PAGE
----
NGC6604 is an open cluster associated with nebulosity. It is located not far from my favorite Eagle nebula in constellation Serpens and it’s 5500 light-years far from the Earth. Since this deep space object is not that high on the skies, I rather used narrow band filters, because this part of the skies is strongly influenced by the light pollution, which is coming from the nearest town. First picture is processed in “fake” Hubble color palette, the second one should more or less look like in “true” color.
Cone nebula is a giant cloud of ionized hydrogen gas, which includes the Christmas Tree Cluster. It’s located between two bright winter stars Betelgeuse (constellation Orion) and Procyon (Canis Minor) and it’s 2700 light-years far from the Solar System. There is a famous picture from Hubble Space telescope of the tip of the cone – star forming complex.
Bi-color picture didn’t look as I expected, therefore I decided to publish only mono version of hydrogen alpha channel.
I don’t want to repeat myself, therefore the description on the most famous nebula visible from northern hemisphere can be found here.
The previous picture has some strange halo around the bright Hatsya star and I was thinking why. Recently similar picture came out of my telescope and I realized that this strange halo is caused by the frost on the secondary mirror. I manufacture home-made dew shield and I don’t have these problems anymore.
This picture is, as usual, composed out of narrow band pictures. When I look at it I am still not happy, therefore I hope next year will be better weather and I will make a better picture.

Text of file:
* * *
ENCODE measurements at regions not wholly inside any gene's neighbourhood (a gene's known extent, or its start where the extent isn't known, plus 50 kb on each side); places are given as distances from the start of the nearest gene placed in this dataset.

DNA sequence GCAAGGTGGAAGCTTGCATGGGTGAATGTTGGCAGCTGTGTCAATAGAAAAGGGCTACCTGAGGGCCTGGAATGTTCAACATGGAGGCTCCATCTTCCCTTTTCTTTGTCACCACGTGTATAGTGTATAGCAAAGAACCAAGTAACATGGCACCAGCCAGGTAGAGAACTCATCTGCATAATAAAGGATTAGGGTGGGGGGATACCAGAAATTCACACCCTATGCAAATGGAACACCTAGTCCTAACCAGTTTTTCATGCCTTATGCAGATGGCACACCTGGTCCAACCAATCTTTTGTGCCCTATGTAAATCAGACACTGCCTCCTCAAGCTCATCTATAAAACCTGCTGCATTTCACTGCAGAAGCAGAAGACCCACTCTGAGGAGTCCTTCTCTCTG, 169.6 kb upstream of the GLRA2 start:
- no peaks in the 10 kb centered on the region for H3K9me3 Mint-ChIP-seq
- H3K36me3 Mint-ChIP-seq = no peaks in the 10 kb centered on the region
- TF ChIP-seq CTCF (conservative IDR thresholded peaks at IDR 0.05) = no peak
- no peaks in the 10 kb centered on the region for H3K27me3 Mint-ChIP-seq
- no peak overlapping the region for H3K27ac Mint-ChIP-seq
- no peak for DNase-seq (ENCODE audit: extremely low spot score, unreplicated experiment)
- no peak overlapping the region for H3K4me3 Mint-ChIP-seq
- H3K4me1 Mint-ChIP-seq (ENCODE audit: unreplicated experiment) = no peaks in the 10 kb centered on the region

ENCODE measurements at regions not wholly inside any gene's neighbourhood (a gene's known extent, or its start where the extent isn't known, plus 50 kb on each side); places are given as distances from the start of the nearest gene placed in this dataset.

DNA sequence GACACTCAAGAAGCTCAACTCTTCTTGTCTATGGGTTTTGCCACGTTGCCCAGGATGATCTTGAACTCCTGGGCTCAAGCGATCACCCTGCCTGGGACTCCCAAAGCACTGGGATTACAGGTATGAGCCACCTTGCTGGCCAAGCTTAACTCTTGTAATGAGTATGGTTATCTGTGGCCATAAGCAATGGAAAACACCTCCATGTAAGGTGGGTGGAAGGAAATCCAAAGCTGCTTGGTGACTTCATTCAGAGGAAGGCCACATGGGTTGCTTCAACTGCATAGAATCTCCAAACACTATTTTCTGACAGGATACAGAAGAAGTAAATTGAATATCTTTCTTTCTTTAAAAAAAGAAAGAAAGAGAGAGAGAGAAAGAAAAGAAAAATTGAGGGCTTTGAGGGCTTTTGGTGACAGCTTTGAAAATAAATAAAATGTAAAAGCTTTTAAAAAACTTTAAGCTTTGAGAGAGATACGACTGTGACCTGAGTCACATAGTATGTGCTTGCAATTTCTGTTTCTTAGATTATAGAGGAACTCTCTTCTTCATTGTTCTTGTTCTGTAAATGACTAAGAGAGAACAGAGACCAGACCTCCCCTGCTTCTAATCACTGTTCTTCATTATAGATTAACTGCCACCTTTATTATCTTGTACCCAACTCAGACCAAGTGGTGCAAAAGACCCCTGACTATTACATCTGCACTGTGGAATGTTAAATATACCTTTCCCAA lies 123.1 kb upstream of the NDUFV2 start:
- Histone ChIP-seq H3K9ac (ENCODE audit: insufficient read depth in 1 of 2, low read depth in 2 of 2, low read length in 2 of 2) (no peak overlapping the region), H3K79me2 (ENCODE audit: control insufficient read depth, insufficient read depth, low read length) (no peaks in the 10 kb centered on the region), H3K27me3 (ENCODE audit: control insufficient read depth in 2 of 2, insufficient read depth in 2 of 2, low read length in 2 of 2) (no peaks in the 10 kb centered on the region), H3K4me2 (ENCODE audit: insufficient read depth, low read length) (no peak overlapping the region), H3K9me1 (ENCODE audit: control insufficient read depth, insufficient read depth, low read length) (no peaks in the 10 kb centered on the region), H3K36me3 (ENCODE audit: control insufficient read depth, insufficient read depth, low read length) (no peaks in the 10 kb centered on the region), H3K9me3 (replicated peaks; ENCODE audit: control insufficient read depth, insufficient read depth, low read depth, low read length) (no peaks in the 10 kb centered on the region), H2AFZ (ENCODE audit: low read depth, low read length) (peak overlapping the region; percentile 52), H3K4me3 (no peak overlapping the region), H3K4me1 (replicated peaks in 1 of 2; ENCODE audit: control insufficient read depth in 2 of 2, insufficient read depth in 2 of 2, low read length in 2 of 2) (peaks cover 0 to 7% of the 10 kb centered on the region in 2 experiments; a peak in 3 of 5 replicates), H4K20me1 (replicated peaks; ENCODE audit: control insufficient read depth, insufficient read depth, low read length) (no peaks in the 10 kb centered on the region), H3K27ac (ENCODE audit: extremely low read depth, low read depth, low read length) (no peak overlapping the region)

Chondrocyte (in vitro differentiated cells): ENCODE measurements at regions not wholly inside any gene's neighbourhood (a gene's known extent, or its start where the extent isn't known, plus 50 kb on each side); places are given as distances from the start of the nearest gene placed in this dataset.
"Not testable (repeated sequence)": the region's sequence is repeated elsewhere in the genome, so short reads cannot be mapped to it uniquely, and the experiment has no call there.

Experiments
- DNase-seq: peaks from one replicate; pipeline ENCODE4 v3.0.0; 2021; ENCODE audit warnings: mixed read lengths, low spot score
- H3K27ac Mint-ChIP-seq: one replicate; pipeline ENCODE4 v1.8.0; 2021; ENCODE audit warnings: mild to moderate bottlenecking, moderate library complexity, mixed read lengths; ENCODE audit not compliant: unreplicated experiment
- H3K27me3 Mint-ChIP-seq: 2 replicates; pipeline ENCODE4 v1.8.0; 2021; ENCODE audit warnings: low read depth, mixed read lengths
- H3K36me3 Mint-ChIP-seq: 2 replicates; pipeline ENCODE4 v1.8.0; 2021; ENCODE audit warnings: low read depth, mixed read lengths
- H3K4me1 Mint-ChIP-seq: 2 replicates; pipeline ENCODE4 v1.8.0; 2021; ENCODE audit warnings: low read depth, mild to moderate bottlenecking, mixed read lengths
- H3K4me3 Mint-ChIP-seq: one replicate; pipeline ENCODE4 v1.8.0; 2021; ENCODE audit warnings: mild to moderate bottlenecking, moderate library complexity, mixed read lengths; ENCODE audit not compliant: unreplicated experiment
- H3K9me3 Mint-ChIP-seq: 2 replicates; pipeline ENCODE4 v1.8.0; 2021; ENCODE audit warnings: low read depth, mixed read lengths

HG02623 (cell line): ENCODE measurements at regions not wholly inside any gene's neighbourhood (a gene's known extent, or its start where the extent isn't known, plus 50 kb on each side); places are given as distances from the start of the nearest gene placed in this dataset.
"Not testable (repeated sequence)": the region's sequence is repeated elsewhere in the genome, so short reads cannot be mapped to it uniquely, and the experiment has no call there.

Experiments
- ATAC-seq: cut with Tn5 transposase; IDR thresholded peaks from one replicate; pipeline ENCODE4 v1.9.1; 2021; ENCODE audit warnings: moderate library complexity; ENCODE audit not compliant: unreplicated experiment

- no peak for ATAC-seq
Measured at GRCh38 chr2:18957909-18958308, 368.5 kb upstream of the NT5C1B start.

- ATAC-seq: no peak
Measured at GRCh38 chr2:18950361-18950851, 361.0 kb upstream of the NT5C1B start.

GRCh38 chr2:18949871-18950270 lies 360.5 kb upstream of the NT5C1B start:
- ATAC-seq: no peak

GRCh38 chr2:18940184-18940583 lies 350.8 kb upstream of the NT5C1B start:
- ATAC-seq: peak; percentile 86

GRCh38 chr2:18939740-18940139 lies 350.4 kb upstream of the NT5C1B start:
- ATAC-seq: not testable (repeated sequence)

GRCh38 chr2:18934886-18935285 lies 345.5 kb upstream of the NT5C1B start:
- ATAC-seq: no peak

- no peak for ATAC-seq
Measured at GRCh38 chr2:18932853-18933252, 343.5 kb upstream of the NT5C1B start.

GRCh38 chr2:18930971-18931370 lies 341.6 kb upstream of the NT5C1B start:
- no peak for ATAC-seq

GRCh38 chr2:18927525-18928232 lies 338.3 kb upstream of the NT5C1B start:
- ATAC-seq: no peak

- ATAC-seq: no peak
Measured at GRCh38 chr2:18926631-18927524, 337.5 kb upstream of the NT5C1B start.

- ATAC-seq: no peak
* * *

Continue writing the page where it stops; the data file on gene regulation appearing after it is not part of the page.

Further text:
Wizard nebula is an open cluster associated with nebulosity. Visually, it has apparent size of the full Moon, but since it’s very far from the Earth (7200 light years), its real diameter is about 100 light years.
So, where is the wizard located? It took me a while to find him, but if you turn your head 90° counter-clockwise, you see two darker hands. It looks like he is trying to grab something. Then above the hands you see the wizard’s conical hat.
First picture is a composition of 3 narrow band pictures (Ha, OIII and SII) and composed in Hubble Space Telescope palette. Second one is more-or less visible spectrum.
NGC6820 Nebula doesn’t have a name, so let’s call it Hidden octopus nebula (because only one tentacle is visible). Hidden octopus nebula is a giant cloud (50 light years in diameter) of ionized hydrogen alpha gas, where new stars are born. The tentacle forms similar structure just like in more famous M16 Eagle nebula. It’s located in constellation Vulpecula (Little fox) not far from M27 Dumbbell nebula and it’s 6000 light year from Earth.
The picture was processed in bi-color technique. This means: two narrow band pictures, one H alpha and OIII. H alpha inserted into the red channel, OIII into the green and blue one.
Omega Nebula is a giant cloud of the hydrogen gas where new stars are born. It’s around 5000 light years from Solar system and it has 15 light years in diameter. The nebula is located in constellation Sagittarius (The Archer) and it’s the most massive star-forming location in our galaxy. Visual observation is possible, but only with the telescope (medium or big aperture) and from the place with low light pollution.
Since this nebula is visible in summer, there is not enough time to collect enough photons during one night (short nights in summer). Therefore I had to photograph this deep space object several nights (4 in total) and I collected 7.2 hours of the exposure time. Since the light pollution is quite high on the south, I used narrowband filters to collect three channels (H alpha, OIII and SII). I was playing with pixel math and placing partially some narrowband images into Red Green Blue channels and here are the results of my experimentations:
In an emission nebula located in constellation Cygnus (swan), 5000 light years from Earth. The nebula has 25 light years (!) in diameter. This constellation, as well as the nebula is lying on the plane of our home galaxy Milky Way. Therefore there are so many stars visible.